Thanks to a decoding site on the Internet, a former Minnesota woman is finally getting answers to the mystery of what her dying grandmother wrote down on index cards more than 18 years ago, Minnesota Public Radio reports.
Janna Holm, who now lives in the mid-Atlantic region, posted on MetaFilter a series of letters and markings her grandmother, Dorothy, wrote down before she died of brain cancer in 1996. According to MPR, Holm tried unsuccessfully to crack the code when she was a child.
"In my grandmother's final days battling brain cancer, she became unable to speak and she filled dozens of index cards with random letters of the alphabet," Holm wrote on MetaFilter Monday. "I'm beginning to think that they are the first letters in the words of song lyrics, and would love to know what song this was. This is a crazy long shot, but I've seen Mefites pull off some pretty impressive code-breaking before!"
In addition to posting the contents of the index cards, Holm provided some personal details about her grandmother for the would-be mystery-solvers.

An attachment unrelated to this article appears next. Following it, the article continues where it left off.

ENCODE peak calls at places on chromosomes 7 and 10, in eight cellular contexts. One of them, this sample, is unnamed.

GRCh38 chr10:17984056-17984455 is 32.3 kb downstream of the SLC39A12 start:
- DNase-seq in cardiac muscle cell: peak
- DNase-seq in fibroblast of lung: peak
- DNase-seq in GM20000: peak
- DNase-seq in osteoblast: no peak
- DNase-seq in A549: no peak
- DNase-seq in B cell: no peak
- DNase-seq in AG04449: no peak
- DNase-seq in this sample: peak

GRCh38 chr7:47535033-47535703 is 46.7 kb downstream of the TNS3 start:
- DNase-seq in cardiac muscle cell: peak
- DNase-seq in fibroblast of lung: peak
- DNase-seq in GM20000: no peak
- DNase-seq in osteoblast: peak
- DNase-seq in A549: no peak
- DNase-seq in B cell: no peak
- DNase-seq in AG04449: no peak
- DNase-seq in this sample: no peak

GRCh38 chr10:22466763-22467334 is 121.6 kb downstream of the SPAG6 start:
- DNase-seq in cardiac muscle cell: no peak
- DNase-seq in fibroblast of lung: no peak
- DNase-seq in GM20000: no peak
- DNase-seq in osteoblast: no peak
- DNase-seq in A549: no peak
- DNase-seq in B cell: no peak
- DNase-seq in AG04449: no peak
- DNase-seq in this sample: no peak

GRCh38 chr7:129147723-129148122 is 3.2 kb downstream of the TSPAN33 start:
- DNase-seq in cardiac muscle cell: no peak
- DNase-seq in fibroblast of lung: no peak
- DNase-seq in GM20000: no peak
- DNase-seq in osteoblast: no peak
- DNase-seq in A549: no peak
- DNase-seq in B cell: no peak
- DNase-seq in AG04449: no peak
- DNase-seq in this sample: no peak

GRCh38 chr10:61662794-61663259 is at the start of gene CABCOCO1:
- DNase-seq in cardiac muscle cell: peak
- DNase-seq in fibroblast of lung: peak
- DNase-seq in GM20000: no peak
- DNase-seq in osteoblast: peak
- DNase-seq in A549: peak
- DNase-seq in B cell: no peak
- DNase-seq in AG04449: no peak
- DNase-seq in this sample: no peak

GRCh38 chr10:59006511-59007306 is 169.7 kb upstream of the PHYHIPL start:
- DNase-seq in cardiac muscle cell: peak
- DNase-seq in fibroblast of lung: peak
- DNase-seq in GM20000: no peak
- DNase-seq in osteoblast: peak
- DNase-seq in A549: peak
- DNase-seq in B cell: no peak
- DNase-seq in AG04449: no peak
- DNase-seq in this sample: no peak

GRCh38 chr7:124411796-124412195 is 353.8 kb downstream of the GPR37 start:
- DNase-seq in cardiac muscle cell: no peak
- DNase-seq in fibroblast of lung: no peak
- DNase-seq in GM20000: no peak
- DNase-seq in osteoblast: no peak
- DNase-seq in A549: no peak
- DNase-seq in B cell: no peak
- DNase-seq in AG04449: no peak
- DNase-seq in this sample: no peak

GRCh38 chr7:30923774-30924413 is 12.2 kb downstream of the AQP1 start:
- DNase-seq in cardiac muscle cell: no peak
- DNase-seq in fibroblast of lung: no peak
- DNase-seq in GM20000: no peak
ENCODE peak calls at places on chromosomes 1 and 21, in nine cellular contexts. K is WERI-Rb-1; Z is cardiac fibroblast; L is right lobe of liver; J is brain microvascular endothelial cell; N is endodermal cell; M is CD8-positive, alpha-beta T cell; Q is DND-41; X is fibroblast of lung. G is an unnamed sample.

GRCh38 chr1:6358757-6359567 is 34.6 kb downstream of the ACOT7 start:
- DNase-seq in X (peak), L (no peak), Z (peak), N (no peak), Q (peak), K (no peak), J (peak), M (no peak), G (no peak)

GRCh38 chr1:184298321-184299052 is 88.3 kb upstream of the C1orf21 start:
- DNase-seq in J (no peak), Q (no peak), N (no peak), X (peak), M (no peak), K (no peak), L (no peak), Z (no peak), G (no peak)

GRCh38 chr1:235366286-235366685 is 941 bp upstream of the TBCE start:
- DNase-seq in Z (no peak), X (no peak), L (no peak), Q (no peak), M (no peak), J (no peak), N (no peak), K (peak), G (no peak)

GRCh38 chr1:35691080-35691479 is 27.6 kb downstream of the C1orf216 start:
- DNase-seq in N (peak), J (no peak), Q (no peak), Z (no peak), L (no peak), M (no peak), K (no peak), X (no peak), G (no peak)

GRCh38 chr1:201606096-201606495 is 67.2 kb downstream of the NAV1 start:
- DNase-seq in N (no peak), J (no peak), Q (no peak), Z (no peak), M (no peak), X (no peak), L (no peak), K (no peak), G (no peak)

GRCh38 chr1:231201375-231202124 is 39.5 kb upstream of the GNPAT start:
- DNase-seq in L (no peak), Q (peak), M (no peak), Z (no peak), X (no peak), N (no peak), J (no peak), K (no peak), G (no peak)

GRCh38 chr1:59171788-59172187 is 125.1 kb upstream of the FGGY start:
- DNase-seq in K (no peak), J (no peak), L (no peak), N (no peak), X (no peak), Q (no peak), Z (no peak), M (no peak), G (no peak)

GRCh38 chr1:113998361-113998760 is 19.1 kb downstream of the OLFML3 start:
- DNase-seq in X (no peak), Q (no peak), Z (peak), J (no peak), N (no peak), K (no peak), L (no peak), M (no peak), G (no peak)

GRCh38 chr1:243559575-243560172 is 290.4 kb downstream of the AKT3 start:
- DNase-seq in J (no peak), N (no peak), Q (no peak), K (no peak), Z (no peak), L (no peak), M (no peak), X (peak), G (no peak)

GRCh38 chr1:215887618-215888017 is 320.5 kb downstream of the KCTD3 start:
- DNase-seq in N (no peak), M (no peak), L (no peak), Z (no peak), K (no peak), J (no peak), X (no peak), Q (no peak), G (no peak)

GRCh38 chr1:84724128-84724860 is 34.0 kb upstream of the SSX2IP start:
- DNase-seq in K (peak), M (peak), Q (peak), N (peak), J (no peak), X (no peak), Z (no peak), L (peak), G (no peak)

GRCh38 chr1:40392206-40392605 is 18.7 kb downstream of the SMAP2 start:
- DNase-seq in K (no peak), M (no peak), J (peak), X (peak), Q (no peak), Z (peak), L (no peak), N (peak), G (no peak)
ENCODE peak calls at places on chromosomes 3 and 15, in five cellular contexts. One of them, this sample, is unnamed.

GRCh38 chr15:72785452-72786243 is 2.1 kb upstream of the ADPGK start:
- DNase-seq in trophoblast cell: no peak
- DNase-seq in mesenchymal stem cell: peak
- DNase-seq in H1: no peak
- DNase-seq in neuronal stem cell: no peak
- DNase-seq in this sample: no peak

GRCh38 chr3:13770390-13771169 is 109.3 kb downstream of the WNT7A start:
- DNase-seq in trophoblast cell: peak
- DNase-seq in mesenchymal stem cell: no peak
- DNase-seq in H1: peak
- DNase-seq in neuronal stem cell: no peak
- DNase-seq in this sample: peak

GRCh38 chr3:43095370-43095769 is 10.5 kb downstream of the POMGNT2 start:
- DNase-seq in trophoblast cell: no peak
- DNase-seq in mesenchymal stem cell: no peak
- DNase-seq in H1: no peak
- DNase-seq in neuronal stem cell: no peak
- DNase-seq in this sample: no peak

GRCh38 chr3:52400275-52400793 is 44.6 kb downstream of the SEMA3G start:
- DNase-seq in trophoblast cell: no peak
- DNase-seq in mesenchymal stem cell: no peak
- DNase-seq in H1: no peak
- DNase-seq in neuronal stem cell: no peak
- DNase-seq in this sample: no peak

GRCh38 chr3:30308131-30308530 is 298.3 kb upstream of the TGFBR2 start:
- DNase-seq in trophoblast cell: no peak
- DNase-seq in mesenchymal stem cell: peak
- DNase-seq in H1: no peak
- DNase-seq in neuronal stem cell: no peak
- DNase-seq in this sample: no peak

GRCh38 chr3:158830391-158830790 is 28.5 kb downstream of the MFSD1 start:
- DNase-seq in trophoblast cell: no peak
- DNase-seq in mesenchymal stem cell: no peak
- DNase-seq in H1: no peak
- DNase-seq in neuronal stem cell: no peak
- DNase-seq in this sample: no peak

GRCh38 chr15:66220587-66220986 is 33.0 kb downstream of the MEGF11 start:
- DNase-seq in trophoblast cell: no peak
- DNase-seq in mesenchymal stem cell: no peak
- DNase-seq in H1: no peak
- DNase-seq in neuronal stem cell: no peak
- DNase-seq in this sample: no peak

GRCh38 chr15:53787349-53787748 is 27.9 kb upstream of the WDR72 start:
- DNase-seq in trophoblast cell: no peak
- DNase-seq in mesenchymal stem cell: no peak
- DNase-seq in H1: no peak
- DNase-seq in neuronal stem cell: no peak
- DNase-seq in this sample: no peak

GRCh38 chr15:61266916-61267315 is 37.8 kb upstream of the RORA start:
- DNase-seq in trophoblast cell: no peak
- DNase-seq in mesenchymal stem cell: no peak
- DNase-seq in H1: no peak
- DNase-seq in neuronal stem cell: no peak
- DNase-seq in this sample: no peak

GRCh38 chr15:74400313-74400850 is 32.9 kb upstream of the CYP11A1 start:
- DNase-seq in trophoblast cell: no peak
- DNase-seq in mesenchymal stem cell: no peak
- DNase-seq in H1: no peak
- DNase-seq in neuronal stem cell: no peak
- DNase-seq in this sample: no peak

Mere minutes after she put the code online, Holm had an answer from one of the site's users about what was written on the back of the one of the index cards: It was "The Lord's Prayer."
The code OFWAIHHBTNTKCTWBDOEAIIIHGUTDODBAFUOT AWFTWTAUALUNITBDUFEFTITKTPATGFAEA means "Our Father who art in Heaven, hallowed be thy name ... etc etc etc," the user wrote.
"Holy cow! 14 minutes to solve the back of the card that has been bugging my family for 20 years! That is amazing!" Holm responded in the thread on the site. "I never thought of her as super religious, but we did grow up in a Lutheran household, so that makes sense. Any further insights on the front of the card?"
Holm told MPR in an email that users of the site were trying to break more of the code, and began to suspect they were going to find more prayers on the index cards.
“My dad thinks that she was so worried about losing her memory that she was just copying down the first letter of words to remind herself of common prayers," Holm said.